Mumbai: Indian stock markets, fuelled by strong foreign investor interest, rose to a new record on Wednesday, with domestic analysts warning that stocks were getting inordinately expensive.
The Bombay Stock Exchange’s benchmark 30-share Sensitive Index, or Sensex, topped 17,000 points in intraday trades for the first time, recording the fastest-ever 1,000-point rally on the bourse.
Index Watch: Brokers celebrate as Sensex breaches the 17000 mark
The rally came in just five trading sessions after the index hit the 16,000 mark last Wednesday.
The 1,000-point jump rally was largely led by a single investor class, the foreign institutional investors (FIIs), who bought Indian shares worth Rs7,873 crore in the past five trading sessions since the US Federal Reserve’s 0.5% cut in interest rates.
The domestic mutual funds, the second largest investor group in India, however, missed this rally, with most of these firms ending net sellers during this period.
After touching the 17,000 milestone in the morning session, the Sensex lost about 140 from its day’s high of 17,073.87 to end with minimal gains at 16,932.36, up 0.3% from 16,899.54.
The 50-stock Nifty index of the National Stock Exchange (NSE) that was just 20 shy of the 5,000 mark at its day’s high of 4,980.6, ended almost flat at 4,942.75.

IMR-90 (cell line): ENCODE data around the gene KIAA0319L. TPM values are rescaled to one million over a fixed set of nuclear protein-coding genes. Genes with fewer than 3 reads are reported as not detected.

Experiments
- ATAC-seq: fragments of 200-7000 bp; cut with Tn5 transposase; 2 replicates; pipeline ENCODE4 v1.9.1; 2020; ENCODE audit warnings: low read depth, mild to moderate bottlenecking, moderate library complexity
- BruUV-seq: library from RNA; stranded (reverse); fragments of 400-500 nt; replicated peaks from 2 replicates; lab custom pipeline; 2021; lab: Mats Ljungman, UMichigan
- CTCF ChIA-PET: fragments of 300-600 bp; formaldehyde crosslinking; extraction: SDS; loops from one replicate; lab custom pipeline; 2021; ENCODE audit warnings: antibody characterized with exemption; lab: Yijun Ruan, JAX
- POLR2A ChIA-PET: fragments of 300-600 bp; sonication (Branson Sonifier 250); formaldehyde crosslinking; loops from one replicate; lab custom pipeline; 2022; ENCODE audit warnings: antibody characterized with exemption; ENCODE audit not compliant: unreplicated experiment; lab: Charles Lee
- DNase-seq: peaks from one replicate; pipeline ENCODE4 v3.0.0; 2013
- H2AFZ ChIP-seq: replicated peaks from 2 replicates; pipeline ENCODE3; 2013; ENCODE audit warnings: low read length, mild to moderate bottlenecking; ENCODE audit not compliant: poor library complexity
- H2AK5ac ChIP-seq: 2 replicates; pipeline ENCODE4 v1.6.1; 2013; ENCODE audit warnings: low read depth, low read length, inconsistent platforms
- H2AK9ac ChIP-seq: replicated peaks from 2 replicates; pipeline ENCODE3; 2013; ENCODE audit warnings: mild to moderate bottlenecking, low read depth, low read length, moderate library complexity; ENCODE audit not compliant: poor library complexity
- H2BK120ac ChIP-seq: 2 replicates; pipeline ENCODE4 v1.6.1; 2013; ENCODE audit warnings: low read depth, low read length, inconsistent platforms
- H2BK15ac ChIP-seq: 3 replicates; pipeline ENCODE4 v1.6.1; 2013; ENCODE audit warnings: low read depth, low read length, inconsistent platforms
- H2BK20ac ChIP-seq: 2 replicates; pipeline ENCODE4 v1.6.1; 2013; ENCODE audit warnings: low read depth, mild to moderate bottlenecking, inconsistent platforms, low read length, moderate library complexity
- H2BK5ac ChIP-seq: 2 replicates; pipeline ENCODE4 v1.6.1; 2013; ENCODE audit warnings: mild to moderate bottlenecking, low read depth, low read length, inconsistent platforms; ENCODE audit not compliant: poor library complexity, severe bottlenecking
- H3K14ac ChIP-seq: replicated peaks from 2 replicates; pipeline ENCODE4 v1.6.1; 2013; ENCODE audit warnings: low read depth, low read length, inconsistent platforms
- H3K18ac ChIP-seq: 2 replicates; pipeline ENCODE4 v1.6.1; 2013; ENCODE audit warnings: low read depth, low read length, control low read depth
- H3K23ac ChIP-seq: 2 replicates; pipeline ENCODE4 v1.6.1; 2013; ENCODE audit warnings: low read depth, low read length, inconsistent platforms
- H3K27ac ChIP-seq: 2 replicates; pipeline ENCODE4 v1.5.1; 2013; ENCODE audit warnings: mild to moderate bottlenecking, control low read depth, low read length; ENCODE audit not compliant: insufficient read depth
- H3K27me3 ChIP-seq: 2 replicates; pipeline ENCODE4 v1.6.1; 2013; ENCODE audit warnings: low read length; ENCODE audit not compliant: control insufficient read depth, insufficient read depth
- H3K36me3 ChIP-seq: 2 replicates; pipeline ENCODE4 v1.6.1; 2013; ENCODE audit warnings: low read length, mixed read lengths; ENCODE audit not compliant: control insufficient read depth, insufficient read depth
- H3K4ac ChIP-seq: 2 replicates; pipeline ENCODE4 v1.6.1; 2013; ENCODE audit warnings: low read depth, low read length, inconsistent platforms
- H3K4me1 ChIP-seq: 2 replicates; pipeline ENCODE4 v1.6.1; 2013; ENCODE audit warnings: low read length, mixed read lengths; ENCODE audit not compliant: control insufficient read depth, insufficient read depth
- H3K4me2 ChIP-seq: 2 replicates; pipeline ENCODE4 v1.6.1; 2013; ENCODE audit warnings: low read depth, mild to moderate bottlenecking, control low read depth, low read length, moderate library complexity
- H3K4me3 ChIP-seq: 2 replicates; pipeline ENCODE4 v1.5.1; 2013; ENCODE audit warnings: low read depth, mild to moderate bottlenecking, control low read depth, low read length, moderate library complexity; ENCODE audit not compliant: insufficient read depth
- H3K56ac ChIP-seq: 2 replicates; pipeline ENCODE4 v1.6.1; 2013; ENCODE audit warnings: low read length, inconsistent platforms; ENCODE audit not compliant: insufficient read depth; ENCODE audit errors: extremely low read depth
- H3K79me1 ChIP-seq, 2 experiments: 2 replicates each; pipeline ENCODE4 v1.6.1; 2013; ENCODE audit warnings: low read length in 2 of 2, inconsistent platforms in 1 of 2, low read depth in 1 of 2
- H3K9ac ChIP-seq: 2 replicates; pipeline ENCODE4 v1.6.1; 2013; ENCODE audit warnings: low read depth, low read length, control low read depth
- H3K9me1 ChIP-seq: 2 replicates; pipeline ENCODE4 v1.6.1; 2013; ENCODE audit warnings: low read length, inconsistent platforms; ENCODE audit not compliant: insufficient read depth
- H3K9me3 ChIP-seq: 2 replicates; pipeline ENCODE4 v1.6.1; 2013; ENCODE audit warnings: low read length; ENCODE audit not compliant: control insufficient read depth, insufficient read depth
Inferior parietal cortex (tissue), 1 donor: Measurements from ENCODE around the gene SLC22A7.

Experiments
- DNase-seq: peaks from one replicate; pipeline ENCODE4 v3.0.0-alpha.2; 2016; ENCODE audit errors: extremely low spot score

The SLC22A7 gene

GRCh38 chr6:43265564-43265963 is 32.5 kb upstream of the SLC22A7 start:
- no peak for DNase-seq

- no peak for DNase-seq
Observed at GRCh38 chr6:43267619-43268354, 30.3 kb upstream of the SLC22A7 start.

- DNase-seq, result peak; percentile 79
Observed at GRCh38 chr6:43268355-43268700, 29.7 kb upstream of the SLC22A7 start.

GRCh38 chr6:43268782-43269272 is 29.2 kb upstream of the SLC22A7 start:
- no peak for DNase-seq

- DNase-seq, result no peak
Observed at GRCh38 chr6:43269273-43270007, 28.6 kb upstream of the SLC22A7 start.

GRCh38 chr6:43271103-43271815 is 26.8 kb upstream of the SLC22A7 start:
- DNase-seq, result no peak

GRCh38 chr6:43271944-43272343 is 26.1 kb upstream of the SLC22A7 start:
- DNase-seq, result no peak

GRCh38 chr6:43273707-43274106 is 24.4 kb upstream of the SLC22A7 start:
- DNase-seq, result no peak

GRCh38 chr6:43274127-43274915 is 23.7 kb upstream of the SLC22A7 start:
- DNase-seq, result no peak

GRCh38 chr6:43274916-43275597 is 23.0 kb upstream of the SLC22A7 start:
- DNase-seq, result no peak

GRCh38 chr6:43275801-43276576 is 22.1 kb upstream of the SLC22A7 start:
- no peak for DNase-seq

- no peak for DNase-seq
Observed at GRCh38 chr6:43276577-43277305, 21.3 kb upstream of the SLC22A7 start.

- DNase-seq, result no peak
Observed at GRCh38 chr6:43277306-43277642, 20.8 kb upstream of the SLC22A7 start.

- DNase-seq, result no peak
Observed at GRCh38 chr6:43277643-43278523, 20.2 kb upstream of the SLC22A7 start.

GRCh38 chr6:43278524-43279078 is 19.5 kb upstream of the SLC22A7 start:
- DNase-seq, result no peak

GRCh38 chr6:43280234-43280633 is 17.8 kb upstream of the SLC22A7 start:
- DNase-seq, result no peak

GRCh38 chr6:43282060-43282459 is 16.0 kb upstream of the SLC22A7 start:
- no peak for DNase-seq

Nifty was the highest gainer among all major equity market indices across Asia-Pacific since the rate cut in the US last Tuesday. It gained 4.4%, while Taiex, the Taiwanese benchmark index, Sensex and the Hang Seng, the representative index of Hong Kong, followed with little above 3.5% gains. The Shanghai Composite, the benchmark Chinese index, was the sole loser among all major Asian markets. It went down 1.05% since the Fed rate cut.
The appetite for Indian stocks among the global institutional investors has increased even more in the recent period as India is now largely seen as a safe destination for equity investments, said Ibukun Adebayo, who represents the London Stock Exchange in India. “There is an increasing perception among foreign investors that India is safer than other fast growing economies as the growth here is more sustainable in nature. However, there is lot of risk in this belief,” said Adebayo.
An analyst cautioned at the speed of the market climb and high prices. “There is no doubting that the market is expensive at current levels. But with the increasing liquidity, it may sustain at this level,” said Lalit Thakkar, director of research at Mumbai’s Angel Broking. “The price-earnings (P-E) multiples for the financial year 2008 is at about 18.5. I think one can keep his money invested till it hits 19 times the FY08 earnings.”
The fastest 1,000-point rally of the Sensex before the current surge was reported in March 1992, when it moved from 3,000 to 4,000 in just 14 days.
While the index climbed a third then, it took a 6.3% gain to climb to 17,000 from 16,000. Last year saw the Sensex breach five new 1,000-point milestones.
The slowest 1,000-point gain of the Sensex was during the seven years between 1992 and 1999, when the index crawled from 4,000 to 5,000.
Also, during the 2000-2005 period, the index climbed from 6,000 to 7,000.